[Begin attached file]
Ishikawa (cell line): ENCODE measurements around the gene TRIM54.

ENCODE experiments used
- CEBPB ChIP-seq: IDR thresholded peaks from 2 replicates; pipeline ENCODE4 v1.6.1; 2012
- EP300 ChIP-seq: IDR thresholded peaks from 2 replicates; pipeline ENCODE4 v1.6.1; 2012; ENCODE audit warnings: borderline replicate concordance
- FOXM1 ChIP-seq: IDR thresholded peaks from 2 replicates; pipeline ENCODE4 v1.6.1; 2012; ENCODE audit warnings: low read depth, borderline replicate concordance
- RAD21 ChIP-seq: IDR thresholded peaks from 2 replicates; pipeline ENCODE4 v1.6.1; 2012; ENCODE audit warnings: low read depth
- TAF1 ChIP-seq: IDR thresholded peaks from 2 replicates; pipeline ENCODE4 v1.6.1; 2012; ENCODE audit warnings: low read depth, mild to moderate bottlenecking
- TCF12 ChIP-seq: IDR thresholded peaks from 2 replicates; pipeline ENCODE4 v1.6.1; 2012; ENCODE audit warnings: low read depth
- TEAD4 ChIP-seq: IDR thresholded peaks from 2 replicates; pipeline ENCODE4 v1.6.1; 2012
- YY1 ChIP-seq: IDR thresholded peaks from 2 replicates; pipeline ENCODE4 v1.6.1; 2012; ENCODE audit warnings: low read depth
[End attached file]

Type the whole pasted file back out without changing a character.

Ishikawa (cell line): ENCODE measurements around the gene TRIM54.

ENCODE experiments used
- CEBPB ChIP-seq: IDR thresholded peaks from 2 replicates; pipeline ENCODE4 v1.6.1; 2012
- EP300 ChIP-seq: IDR thresholded peaks from 2 replicates; pipeline ENCODE4 v1.6.1; 2012; ENCODE audit warnings: borderline replicate concordance
- FOXM1 ChIP-seq: IDR thresholded peaks from 2 replicates; pipeline ENCODE4 v1.6.1; 2012; ENCODE audit warnings: low read depth, borderline replicate concordance
- RAD21 ChIP-seq: IDR thresholded peaks from 2 replicates; pipeline ENCODE4 v1.6.1; 2012; ENCODE audit warnings: low read depth
- TAF1 ChIP-seq: IDR thresholded peaks from 2 replicates; pipeline ENCODE4 v1.6.1; 2012; ENCODE audit warnings: low read depth, mild to moderate bottlenecking
- TCF12 ChIP-seq: IDR thresholded peaks from 2 replicates; pipeline ENCODE4 v1.6.1; 2012; ENCODE audit warnings: low read depth
- TEAD4 ChIP-seq: IDR thresholded peaks from 2 replicates; pipeline ENCODE4 v1.6.1; 2012
- YY1 ChIP-seq: IDR thresholded peaks from 2 replicates; pipeline ENCODE4 v1.6.1; 2012; ENCODE audit warnings: low read depth